I spent the next few years as an environment artist at Visceral Games, mostly focusing on textures and shaders. This was about the time that Substance 3D Designer was really gaining traction so I put a lot of focus into becoming as proficient with it as possible. I encourage all artists of any level to stay up to date with industry tools and trends as studios will always be looking for those experienced with cutting-edge tech. Substance 3D Designer and Substance 3D Painter were used heavily during my time at Visceral, first on Battlefield: Hardline and then the ill-fated Star Wars project known as "Ragtag". Sadly, Visceral Games eventually closed its doors, leaving me and many others once again looking for new positions.

Image Credit: Naughty Dog, The Last of Us Part I

At this point in my career, I was feeling very burnt out and quite pessimistic regarding the idea of joining another big studio, given my previous experiences. Some former coworkers and friends from Polycount had formed a small studio and I decided to give the indie route a try. It was quite refreshing and fun to work on a project as one of only two environment artists, but unfortunately, it was short-lived. Only a few months later the studio went through some rough times and made the hard decision to close entirely. Back to the job search.

I reached out to various connections and applied to some positions I was interested in, including a long shot at a dream company of mine, Naughty Dog. I had applied multiple times in the past and been rejected for various reasons, but it never hurts to try again. This time was different. Seeing my experience at Visceral, they sent me the art test for a texture artist position and after a few stressful weeks I had the privilege of accepting an offer. I moved down to Los Angeles and have been here since, forever thankful for the opportunity.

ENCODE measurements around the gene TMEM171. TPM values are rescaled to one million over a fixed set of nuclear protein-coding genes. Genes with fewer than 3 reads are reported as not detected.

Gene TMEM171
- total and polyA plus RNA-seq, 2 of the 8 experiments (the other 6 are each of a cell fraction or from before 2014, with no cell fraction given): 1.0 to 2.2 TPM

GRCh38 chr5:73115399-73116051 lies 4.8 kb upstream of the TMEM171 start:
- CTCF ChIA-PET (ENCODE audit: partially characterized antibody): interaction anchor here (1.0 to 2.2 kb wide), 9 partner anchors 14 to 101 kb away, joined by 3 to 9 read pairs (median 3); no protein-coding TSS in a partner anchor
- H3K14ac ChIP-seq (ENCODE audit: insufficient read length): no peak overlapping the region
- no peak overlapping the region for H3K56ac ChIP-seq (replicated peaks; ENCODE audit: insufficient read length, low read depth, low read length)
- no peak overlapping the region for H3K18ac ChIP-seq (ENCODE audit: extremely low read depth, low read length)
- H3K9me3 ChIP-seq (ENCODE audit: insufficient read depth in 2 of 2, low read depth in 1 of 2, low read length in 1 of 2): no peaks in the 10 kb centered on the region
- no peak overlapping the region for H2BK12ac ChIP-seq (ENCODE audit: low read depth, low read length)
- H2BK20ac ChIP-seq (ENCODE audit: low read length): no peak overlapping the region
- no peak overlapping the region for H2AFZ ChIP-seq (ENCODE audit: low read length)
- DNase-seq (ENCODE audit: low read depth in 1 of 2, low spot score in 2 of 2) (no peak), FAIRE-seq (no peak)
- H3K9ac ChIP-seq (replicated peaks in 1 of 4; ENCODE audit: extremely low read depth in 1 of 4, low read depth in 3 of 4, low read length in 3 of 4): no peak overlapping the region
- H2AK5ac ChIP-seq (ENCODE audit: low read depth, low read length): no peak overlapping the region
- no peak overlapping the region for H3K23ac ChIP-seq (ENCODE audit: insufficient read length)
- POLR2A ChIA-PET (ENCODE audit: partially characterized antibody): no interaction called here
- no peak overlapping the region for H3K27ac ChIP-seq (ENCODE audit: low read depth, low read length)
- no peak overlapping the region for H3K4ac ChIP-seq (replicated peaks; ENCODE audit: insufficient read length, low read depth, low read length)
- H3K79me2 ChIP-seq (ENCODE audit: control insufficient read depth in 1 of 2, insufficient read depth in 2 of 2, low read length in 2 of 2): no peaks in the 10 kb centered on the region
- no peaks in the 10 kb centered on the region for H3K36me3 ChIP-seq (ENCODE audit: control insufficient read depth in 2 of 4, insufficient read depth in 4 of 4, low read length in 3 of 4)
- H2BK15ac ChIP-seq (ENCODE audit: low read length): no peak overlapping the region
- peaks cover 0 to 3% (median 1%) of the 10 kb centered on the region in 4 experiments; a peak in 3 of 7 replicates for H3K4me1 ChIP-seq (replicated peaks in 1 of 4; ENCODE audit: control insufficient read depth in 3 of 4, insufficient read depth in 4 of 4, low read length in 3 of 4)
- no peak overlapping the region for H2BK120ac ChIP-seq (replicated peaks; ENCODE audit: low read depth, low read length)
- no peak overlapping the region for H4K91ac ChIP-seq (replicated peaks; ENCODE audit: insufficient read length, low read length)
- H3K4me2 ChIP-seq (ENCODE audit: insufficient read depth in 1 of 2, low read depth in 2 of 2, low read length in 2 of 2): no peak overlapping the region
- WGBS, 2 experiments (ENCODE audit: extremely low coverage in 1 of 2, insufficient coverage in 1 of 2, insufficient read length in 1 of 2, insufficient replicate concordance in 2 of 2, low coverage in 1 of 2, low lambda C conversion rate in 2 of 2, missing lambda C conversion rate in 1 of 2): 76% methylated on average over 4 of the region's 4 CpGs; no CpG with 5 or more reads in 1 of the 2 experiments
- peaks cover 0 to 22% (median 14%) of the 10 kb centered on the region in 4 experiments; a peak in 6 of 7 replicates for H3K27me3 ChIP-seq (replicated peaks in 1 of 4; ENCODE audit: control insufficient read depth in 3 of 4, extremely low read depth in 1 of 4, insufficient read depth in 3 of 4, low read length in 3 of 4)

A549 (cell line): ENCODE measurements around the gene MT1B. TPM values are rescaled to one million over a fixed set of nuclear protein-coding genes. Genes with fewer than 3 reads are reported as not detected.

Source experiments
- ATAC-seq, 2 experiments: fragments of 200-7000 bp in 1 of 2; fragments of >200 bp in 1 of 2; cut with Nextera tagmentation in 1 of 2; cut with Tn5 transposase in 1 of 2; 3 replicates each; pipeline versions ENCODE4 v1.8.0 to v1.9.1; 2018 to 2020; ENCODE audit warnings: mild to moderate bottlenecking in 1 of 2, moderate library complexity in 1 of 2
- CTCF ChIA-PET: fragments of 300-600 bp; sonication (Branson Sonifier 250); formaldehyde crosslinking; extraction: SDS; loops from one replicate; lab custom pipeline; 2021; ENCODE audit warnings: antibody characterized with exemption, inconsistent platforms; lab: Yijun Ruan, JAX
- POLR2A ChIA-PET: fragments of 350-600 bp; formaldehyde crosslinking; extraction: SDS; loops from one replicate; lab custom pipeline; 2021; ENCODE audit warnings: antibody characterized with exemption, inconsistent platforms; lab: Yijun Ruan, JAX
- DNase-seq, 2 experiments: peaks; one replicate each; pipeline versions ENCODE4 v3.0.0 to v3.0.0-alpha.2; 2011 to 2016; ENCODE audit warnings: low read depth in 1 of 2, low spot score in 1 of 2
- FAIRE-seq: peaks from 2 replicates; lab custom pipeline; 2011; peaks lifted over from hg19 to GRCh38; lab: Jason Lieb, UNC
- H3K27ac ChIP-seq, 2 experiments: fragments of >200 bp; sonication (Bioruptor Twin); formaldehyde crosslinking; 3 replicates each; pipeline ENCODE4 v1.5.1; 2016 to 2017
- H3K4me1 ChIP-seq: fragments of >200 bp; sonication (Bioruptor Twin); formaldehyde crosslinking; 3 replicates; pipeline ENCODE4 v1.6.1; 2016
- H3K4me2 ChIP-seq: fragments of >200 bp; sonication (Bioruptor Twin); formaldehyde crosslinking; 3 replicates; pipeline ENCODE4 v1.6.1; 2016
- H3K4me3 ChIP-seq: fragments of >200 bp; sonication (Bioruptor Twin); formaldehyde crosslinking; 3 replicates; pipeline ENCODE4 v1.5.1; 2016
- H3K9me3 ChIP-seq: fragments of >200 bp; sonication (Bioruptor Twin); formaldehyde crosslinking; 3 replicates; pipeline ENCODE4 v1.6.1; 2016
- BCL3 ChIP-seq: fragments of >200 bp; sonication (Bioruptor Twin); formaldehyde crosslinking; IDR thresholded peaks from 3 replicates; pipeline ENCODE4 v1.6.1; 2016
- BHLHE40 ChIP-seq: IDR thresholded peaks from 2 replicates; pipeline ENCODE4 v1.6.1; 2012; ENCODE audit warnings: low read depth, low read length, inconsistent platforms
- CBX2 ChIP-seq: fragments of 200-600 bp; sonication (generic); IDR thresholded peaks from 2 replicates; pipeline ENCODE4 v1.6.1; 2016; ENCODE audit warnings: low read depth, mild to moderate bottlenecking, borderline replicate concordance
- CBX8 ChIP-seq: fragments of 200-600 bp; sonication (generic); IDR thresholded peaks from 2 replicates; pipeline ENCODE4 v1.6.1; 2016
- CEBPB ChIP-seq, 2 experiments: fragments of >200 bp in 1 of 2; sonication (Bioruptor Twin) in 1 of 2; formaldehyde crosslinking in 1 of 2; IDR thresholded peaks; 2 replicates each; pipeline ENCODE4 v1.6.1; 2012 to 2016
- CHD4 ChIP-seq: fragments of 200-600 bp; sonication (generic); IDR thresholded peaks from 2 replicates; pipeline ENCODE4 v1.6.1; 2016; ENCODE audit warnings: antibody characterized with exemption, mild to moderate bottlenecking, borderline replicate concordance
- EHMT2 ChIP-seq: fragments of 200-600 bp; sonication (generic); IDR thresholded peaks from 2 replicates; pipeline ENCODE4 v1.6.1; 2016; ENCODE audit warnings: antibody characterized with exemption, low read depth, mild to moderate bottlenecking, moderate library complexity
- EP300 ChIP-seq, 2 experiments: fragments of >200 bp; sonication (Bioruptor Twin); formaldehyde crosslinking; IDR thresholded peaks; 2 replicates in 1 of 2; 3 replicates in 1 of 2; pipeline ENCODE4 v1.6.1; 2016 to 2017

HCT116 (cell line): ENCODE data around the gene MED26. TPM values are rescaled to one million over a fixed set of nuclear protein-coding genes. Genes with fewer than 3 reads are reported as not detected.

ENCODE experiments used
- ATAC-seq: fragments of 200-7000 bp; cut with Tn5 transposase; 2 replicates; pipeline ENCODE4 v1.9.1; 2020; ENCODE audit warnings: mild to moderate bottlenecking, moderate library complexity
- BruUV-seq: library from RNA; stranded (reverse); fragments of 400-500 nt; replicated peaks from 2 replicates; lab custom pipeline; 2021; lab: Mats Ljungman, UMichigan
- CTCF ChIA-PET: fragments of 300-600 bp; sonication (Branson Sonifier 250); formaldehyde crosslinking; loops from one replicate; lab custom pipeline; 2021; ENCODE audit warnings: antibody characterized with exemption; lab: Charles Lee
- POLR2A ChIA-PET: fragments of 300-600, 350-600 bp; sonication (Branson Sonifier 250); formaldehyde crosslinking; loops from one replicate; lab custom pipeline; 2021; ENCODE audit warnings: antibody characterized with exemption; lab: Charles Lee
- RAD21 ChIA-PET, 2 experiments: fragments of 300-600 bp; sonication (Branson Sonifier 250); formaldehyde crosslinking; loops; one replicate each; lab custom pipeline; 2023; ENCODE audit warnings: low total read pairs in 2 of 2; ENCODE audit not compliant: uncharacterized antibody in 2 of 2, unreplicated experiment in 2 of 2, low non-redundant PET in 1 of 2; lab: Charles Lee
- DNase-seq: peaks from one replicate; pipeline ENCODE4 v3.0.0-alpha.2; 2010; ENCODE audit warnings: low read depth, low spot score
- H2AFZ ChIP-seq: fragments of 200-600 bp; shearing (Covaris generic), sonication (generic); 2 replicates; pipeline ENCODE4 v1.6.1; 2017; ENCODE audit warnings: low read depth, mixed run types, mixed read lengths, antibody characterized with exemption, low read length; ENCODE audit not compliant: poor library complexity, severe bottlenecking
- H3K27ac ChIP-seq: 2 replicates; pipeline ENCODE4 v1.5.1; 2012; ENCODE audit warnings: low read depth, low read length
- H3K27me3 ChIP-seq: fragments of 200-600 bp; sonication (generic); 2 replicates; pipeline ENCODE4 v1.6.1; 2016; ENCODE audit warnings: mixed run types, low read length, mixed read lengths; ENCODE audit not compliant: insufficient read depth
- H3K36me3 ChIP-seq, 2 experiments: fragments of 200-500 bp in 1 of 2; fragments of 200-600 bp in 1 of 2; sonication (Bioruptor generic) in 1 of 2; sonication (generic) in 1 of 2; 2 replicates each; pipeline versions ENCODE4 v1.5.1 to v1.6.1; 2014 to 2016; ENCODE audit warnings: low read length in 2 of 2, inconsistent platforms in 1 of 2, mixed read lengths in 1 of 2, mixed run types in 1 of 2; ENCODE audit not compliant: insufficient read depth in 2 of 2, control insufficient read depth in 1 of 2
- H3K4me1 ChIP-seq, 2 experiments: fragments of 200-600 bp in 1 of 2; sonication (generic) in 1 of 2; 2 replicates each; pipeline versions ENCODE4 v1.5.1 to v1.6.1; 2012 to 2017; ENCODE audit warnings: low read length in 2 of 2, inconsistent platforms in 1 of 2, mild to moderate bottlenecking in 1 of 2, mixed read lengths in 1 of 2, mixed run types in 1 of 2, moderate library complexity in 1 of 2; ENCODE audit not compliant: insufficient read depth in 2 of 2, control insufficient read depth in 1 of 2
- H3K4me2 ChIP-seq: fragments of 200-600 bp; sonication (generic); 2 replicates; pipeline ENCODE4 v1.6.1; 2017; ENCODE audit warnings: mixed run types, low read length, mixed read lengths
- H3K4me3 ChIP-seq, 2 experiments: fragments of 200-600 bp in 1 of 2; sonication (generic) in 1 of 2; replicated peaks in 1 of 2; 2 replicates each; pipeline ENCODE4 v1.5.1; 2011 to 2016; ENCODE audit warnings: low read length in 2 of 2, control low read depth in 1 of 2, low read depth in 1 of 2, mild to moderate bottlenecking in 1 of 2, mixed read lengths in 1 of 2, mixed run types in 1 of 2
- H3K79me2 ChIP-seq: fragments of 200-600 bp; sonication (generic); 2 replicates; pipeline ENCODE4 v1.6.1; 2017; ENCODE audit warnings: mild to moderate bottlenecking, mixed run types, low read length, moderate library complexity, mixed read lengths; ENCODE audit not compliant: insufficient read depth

Image Credit: Naughty Dog, The Last of Us Part II

Secrets of Success

There are a few skills that I believe can help artists of any level achieve success as we are all constantly growing and attempting to improve. The first two, however, have more of a focus on students and young artists.  

First, learn how to seek out information and teach yourself new skills. While some are content with absorbing only what is provided to them, the most successful artists I know all proactively seek out information and challenge themselves to consistently grow. There is a certain drive and hunger that pushes away complacency.